Target-site resistance to the ALS herbicides as seen in blackgrass has been confirmed in ryegrass for the first time in the UK, raising fears about a new grassweed threat.
This latest discovery could elevate ryegrass to the same status as blackgrass in the future unless growers in affected areas take early action to prevent its spread, warns Stephen Moss of Rothamsted Research, who identified the resistance mechanism in ryegrass seed collected in 2012.
“We already knew there was resistance to the ACCase herbicides in ryegrass, but we hadn’t found any evidence of ALS target-site resistance until now,” he says.
His finding has been confirmed by both Syngenta and Bayer CropScience in samples originally collected in 2012, as well as by researchers in France.
“This type of resistance is very common in Australia and other countries further afield, but Europe hasn’t reported the same difficulties,” says Dr Moss.
However, in France it was found at a low frequency in a small number of plants back in 2007, but remains an uncommon resistance mechanism there.
Back in the UK, Dr Moss liaised closely with Syngenta, who carried out further tests on his samples and identified ALS target-site resistance in two out of the 14 leaves sent to the company’s laboratory.
“All of the leaves were from plants that showed resistance to Atlantis, so the implication is that other mechanisms, such as enhanced metabolism, are more common. This supports previous work which indicates that target-site resistance, both to ACCase and ALS inhibitors, is currently less common in ryegrass than it is in blackgrass.”
Likewise, Bayer tested six resistant ryegrass populations from 2012, finding two of them had ALS target-site resistance.
“All of these tests confirm we do have this resistance mechanism in ryegrass. Fortunately, it is at a much lower frequency than is seen in blackgrass and the situation is still some years behind that of blackgrass. But this could change.”
The practical implications of the new mechanism are that products such as Atlantis, Unite and Broadway Star will no longer work as effectively where it has been detected in ryegrass, leaving growers with limited chemical options, he explains.
“In our work, we used Atlantis on the ryegrass sample with resistance and achieved only 52% control.”
His advice to growers who are having difficulties getting good control of ryegrass is to have samples tested for resistance. “There’s a danger that growers have assumed they have enhanced metabolism resistance, which is much more common.”
Where the weed is present at very low densities, there’s the option to hand-rogue or patch-spray it, he suggests.
Other measures include reducing reliance on high-risk herbicides and making better use of the pre-emergence materials. “Growers will still have the same conundrum as they do with blackgrass regarding Atlantis and Broadway Star use, as these will still give some control if only a small proportion of the population is ALS resistant.
“Axial can give good control, but it is affected by ACCase target-site resistance, which also occurs, although less commonly than in blackgrass.”
Cultural control methods also apply, says Dr Moss. “As with blackgrass, the use of techniques such as ploughing, stale seed-beds and delayed drilling can help, since the majority of the seed germinates in the autumn.”
|From the field|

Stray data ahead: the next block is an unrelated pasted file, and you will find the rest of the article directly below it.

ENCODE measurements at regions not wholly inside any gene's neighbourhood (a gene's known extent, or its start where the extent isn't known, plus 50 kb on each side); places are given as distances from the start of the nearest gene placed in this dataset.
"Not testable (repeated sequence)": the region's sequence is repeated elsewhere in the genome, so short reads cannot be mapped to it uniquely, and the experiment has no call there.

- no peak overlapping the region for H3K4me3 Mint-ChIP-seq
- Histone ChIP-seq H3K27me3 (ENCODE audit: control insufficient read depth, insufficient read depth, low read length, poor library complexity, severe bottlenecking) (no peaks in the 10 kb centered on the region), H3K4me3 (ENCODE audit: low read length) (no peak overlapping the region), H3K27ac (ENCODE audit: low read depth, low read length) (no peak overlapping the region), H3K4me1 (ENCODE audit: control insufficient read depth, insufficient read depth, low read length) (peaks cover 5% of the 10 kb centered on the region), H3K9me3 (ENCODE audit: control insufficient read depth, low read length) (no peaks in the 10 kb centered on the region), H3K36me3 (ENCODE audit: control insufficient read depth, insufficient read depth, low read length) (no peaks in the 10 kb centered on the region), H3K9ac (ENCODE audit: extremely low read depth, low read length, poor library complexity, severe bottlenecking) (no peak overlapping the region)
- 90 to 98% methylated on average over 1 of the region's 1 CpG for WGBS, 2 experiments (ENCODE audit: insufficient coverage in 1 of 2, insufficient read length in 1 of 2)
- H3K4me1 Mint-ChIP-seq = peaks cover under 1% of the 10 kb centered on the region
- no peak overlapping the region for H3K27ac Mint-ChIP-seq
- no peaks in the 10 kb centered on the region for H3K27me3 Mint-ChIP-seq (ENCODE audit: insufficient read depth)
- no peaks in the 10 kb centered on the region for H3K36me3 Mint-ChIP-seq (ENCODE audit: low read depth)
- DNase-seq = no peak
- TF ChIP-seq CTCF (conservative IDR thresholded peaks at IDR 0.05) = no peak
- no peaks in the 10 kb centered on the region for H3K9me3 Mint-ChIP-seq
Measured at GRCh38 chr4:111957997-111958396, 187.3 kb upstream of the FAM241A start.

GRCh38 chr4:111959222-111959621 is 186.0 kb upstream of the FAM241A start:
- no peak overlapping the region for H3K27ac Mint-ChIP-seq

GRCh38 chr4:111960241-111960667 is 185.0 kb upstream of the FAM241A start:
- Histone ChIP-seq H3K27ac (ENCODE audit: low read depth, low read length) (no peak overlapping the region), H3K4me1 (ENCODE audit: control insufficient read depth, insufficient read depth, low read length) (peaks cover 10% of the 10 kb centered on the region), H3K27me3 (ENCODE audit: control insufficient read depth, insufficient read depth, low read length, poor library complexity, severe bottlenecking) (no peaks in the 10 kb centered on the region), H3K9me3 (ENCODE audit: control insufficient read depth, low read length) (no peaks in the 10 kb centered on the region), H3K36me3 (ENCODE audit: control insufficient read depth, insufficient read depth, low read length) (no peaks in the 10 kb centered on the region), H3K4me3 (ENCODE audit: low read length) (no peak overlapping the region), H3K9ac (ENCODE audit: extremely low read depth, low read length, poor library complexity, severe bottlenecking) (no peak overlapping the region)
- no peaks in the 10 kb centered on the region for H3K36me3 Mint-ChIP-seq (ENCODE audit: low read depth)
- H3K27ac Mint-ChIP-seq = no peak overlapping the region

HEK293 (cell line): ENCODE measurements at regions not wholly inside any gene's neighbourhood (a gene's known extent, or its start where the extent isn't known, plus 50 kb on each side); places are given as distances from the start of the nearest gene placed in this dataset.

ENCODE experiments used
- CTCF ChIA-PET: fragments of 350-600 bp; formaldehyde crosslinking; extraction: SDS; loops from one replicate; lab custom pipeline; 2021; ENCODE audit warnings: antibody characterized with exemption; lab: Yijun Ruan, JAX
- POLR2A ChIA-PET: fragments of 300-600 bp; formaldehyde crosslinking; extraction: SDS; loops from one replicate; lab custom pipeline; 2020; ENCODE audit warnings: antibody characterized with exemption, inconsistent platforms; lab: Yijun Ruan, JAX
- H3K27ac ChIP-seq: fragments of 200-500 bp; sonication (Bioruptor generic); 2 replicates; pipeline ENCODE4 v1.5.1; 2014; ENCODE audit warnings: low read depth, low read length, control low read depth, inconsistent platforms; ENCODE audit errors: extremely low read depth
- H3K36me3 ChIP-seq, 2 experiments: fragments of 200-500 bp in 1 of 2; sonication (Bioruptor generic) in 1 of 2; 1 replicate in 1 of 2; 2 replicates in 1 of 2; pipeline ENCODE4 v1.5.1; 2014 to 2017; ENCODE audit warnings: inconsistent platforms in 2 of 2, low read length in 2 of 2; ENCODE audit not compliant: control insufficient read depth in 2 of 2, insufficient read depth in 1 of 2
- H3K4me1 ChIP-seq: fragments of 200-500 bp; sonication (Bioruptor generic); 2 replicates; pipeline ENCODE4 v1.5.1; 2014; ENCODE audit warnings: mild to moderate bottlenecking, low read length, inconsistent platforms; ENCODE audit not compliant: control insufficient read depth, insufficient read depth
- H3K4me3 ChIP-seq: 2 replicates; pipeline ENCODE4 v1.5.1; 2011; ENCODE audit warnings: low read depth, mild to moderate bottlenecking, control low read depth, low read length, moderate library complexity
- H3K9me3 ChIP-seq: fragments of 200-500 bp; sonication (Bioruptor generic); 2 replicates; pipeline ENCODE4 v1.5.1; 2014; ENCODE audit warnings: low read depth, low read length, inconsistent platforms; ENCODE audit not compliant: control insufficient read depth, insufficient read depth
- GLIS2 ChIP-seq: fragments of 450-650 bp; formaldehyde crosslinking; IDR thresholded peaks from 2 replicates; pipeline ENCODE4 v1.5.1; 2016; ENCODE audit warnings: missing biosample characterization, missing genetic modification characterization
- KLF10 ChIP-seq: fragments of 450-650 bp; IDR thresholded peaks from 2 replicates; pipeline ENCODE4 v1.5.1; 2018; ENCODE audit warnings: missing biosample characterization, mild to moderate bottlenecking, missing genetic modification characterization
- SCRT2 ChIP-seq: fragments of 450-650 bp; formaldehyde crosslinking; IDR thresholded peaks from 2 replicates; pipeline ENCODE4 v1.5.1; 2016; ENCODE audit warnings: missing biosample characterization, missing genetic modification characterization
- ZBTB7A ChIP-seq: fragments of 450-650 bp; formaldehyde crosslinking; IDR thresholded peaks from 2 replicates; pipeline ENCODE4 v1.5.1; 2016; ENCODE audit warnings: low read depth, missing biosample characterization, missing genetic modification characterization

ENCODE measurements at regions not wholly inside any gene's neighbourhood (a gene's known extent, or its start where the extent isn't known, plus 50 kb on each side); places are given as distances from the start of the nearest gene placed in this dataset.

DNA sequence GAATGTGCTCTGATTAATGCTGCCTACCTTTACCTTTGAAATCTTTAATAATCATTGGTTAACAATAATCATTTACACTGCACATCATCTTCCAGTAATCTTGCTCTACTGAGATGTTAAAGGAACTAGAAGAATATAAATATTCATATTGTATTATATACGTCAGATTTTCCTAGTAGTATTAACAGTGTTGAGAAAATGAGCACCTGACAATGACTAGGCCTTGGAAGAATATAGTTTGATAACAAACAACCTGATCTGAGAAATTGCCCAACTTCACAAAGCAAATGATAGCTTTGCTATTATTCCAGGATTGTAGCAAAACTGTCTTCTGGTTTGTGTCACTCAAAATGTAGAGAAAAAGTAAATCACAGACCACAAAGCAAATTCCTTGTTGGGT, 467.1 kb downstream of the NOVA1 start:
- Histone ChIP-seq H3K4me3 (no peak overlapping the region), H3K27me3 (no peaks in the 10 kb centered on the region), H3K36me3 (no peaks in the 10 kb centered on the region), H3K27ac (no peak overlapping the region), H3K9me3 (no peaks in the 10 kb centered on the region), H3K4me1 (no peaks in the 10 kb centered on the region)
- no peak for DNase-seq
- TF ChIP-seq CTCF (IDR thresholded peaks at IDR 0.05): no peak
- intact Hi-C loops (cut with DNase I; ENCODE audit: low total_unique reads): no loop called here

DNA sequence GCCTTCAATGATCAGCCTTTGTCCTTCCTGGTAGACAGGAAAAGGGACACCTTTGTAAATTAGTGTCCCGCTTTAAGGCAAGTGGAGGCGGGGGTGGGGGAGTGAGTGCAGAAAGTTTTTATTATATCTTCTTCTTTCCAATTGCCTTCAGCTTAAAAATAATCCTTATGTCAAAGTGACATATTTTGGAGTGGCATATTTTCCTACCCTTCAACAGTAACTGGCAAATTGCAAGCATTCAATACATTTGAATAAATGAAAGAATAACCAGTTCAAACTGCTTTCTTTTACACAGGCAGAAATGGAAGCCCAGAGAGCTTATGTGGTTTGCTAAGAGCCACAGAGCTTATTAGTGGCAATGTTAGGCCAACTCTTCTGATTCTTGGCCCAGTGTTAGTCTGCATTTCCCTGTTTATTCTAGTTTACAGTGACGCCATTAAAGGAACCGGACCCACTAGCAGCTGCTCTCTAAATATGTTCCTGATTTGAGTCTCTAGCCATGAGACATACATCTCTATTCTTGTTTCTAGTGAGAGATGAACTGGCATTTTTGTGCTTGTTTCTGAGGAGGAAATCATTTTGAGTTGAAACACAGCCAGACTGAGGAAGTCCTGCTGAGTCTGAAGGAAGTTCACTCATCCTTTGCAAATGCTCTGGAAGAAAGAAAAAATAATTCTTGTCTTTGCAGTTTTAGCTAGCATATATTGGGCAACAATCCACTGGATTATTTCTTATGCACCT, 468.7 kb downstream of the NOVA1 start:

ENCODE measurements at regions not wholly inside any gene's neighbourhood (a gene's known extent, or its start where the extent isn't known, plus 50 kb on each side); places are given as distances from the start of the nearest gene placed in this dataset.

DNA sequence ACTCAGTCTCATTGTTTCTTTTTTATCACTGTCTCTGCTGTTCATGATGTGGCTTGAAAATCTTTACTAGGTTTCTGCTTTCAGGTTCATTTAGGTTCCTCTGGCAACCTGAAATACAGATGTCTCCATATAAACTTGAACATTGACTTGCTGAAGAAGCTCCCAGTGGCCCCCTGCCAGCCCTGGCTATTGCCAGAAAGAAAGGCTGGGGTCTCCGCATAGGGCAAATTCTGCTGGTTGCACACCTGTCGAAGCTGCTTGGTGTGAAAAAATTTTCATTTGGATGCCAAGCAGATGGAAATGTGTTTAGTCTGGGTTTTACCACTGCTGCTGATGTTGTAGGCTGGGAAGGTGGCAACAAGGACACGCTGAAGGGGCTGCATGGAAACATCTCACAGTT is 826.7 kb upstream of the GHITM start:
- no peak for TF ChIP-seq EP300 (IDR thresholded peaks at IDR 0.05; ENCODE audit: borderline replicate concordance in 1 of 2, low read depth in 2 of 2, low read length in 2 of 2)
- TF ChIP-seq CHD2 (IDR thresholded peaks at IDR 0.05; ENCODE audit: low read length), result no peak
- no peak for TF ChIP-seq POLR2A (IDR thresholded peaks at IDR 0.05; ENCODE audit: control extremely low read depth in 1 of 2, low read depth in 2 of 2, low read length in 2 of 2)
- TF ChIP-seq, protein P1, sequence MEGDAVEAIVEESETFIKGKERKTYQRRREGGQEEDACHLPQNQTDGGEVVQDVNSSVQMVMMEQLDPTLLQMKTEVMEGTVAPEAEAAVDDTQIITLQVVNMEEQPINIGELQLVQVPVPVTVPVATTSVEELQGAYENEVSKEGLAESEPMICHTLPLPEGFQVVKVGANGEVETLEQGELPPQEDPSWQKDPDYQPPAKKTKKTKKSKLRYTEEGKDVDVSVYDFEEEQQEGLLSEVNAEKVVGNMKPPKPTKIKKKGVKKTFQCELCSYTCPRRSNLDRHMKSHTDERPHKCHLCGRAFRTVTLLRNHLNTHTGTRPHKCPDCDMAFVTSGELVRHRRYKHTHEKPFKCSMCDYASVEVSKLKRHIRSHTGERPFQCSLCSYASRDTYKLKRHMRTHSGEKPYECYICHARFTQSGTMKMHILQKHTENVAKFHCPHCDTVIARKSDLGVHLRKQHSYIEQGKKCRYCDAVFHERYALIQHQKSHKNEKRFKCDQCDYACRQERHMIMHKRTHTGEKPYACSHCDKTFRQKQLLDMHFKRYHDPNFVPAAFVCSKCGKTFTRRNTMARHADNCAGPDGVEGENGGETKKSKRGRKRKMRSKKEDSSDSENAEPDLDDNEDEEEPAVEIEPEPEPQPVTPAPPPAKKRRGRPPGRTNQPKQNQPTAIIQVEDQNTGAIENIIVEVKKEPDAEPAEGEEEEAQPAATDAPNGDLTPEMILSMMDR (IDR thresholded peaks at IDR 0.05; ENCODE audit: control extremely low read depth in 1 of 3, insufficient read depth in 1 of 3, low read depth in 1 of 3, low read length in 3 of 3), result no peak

Independent agronomist Sara Harrison-Osborne of Prime Agriculture has been dealing with an escalating ryegrass problem on her clients’ farms in Essex.
Until quite recently, an autumn application of Atlantis gave good control of the weed. But a decline in efficacy has been very obvious in the past few years, especially in certain fields, with resistance being suspected, she reports.
“Ryegrass is a difficult weed because it can germinate every time the soil surface is disturbed,” she says. “As a result, although switching to spring cropping does help, it’s not as effective as it is with blackgrass.”
The other consideration with a move to spring cropping is that fops and dims have to be relied on for control, she points out. “So you need to have the seed tested for resistance to this type of chemistry before you go down this route.”
In winter crops, she has tried all the different pre-emergence herbicides, alone and in stacks, to see which approach works best.
“The most successful is Crystal, providing it is applied pre-emergence. The pendimethalin seems to be a better pre-emergence partner to the flufenacet than diflufenican is, even if there’s confirmed resistance to pendimethalin in the ryegrass population.”
Adding Defy at this timing has also given good results when conditions are favourable and there’s moisture in the seed-bed, she says. “If the conditions aren’t quite what we hoped for, we use Defy at the peri-emergence stage, or in a mixture with clodinafop, as in Auxiliary,” she says.
That gives 70-80% control and is then followed up with a post-emergence spray of Atlantis while the weeds are still small. “But the pre-emergence treatment is essential. If that doesn’t get applied, the crop can be overwhelmed.”
Other measures used in the battle against ryegrass include rotational ploughing and growing first wheats only. “A two-year break from wheat is even more effective, if it can be included.”
Stale seed-beds and delayed drilling haven’t worked quite as well, she reveals. “The weed’s prolonged germination makes it difficult to get the desired results.”
She refers to ryegrass as the new blackgrass. “It often starts off as patches around gateways and field edges, but it can very quickly become a problem. One plant can produce up to 30 or 40 tillers.”